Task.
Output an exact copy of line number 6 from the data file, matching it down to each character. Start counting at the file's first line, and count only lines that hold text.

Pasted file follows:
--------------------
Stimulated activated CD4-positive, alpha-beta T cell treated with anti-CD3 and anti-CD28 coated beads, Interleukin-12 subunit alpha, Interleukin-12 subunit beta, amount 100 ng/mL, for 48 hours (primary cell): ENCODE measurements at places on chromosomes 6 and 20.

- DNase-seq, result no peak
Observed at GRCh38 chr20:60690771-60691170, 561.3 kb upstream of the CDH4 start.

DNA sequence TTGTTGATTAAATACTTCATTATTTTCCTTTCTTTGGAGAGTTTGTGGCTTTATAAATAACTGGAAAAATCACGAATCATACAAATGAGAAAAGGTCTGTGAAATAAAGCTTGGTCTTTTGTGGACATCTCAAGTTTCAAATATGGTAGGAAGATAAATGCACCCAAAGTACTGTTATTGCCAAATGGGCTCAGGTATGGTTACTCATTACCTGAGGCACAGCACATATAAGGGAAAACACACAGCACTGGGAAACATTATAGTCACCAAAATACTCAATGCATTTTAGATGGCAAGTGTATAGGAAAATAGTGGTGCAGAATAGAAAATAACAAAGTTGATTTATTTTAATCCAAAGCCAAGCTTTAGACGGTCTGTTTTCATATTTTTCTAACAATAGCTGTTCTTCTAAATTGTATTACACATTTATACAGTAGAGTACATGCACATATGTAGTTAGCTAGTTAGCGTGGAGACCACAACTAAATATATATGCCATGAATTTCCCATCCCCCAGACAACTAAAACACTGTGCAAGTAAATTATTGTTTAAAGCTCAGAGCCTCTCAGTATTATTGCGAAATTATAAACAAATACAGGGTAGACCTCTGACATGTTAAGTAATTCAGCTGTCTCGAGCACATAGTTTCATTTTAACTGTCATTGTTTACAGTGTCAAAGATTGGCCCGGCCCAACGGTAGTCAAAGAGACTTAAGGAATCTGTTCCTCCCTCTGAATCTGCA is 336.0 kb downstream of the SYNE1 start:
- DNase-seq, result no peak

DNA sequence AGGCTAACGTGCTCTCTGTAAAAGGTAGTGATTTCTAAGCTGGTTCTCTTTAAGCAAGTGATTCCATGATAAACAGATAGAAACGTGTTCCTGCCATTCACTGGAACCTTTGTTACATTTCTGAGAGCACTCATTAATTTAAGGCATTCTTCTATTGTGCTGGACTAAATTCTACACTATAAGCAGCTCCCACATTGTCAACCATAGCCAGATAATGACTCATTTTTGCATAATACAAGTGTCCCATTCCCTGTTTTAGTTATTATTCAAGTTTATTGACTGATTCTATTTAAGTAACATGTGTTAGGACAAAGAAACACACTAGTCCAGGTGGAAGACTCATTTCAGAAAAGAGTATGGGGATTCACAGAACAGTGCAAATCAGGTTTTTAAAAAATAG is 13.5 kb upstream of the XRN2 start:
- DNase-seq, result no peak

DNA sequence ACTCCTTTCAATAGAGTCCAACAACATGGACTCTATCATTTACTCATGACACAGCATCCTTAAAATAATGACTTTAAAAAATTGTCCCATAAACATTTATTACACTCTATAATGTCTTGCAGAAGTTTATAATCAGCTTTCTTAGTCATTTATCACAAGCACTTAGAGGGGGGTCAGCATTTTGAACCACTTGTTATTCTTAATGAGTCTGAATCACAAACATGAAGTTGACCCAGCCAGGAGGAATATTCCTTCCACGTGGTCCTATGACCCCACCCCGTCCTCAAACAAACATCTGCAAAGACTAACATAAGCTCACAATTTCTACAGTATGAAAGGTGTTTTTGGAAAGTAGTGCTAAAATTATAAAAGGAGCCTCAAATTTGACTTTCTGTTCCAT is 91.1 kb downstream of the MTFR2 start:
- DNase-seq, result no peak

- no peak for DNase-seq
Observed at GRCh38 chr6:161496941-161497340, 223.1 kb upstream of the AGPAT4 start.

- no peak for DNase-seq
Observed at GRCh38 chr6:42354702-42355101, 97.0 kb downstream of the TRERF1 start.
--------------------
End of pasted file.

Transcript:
DNA sequence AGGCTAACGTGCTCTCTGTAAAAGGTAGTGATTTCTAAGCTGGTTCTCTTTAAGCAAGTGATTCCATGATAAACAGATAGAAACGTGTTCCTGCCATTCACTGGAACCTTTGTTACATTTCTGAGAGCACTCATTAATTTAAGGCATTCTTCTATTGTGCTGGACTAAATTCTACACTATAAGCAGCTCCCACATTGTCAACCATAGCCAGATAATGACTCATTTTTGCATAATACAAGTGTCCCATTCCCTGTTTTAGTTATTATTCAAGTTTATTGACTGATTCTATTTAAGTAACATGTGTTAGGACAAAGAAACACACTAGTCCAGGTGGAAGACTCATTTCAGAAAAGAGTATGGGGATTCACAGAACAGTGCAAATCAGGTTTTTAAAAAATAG is 13.5 kb upstream of the XRN2 start: